“By the 1740s, most Monacan people were pushed westward away from Albemarle by advancing colonial settlers and were instead forced to relocate in Amherst County, but the Monacans maintained connections to their ancestral landscape and visited their burial mounds in Albemarle County, with one such visit recorded by Thomas Jefferson in 1755,” reads the proclamation, which also acknowledges the passage of the Racial Integrity Act of 1924, which prohibited the recording of Native identity on birth certificates. 

The Monacans were recognized by the Virginia government in 1989 and the Federal government in 2018. The proclamation recognizes the Monacan Nation for “their perseverance and commitment to their community in the face of centuries of systemic oppression, and for their generosity in educating us about their long and memorable history so we all know a more comprehensive history of our County.”

In regular business, Supervisors will consider a special exception for a homestay in the Crozet requesting a third bedroom. They also want to waive the owner-occupancy requirement. 

After that there will be a resolution of intent to officially launch the Comprehensive Plan process in Albemarle. The work will be conducted in several phases and will coincide with targeted changes to the zoning code. As part of the packet, there is a four-page engagement plan for the first phase.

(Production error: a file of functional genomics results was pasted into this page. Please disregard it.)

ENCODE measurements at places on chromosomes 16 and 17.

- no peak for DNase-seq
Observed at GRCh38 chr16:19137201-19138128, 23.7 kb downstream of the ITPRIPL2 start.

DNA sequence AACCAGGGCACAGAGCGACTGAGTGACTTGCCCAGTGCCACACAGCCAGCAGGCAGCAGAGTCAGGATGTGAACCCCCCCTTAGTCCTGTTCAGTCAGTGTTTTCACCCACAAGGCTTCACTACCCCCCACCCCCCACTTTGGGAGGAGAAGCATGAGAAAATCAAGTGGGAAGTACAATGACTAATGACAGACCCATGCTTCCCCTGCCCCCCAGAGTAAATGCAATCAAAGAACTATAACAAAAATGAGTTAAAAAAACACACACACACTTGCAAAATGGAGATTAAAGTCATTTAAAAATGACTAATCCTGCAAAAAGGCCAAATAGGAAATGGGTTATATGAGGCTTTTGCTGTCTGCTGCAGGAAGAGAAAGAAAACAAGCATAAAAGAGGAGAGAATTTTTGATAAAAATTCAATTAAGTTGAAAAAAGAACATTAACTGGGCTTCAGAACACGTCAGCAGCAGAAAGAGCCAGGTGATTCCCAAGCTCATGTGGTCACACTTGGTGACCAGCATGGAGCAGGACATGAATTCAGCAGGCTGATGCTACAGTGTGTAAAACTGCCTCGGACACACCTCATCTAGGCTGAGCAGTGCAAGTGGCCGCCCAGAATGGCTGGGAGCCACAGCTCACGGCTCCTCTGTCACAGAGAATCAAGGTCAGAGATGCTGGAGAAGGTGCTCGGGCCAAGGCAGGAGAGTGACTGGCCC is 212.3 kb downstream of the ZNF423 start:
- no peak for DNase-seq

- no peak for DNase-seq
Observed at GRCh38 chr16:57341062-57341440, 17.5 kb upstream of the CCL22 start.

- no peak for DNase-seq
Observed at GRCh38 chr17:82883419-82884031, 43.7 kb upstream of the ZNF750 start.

The schedule for the first phase of the Comprehensive Plan process

Next, Supervisors will review their legislative program for the 2022 General Assembly. This is the same document as the Fluvanna and Louisa Boards will review this week. 

The public hearing portion of the meeting begins at 6 p.m. 

  • The Field School seeks to amend an existing special use permit to remove a deadline for when construction of their new facility on Barracks Road must begin. (report)